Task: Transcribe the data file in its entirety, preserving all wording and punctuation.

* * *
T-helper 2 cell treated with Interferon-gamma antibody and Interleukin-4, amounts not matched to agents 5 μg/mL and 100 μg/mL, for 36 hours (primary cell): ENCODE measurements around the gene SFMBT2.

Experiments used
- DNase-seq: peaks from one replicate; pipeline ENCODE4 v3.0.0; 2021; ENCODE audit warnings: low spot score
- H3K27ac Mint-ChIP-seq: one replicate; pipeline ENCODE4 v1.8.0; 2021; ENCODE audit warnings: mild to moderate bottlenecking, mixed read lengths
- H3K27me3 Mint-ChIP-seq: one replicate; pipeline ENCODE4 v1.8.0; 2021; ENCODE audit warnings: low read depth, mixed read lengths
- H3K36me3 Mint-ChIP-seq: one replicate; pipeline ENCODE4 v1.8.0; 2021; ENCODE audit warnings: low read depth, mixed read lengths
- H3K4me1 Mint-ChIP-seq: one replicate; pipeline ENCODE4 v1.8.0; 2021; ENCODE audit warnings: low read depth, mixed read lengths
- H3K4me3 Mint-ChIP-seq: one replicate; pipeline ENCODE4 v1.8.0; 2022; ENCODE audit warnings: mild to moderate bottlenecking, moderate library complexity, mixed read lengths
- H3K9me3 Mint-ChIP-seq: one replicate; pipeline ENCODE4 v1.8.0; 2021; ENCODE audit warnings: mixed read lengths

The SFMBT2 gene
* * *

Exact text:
T-helper 2 cell treated with Interferon-gamma antibody and Interleukin-4, amounts not matched to agents 5 μg/mL and 100 μg/mL, for 36 hours (primary cell): ENCODE measurements around the gene SFMBT2.

Experiments used
- DNase-seq: peaks from one replicate; pipeline ENCODE4 v3.0.0; 2021; ENCODE audit warnings: low spot score
- H3K27ac Mint-ChIP-seq: one replicate; pipeline ENCODE4 v1.8.0; 2021; ENCODE audit warnings: mild to moderate bottlenecking, mixed read lengths
- H3K27me3 Mint-ChIP-seq: one replicate; pipeline ENCODE4 v1.8.0; 2021; ENCODE audit warnings: low read depth, mixed read lengths
- H3K36me3 Mint-ChIP-seq: one replicate; pipeline ENCODE4 v1.8.0; 2021; ENCODE audit warnings: low read depth, mixed read lengths
- H3K4me1 Mint-ChIP-seq: one replicate; pipeline ENCODE4 v1.8.0; 2021; ENCODE audit warnings: low read depth, mixed read lengths
- H3K4me3 Mint-ChIP-seq: one replicate; pipeline ENCODE4 v1.8.0; 2022; ENCODE audit warnings: mild to moderate bottlenecking, moderate library complexity, mixed read lengths
- H3K9me3 Mint-ChIP-seq: one replicate; pipeline ENCODE4 v1.8.0; 2021; ENCODE audit warnings: mixed read lengths

The SFMBT2 gene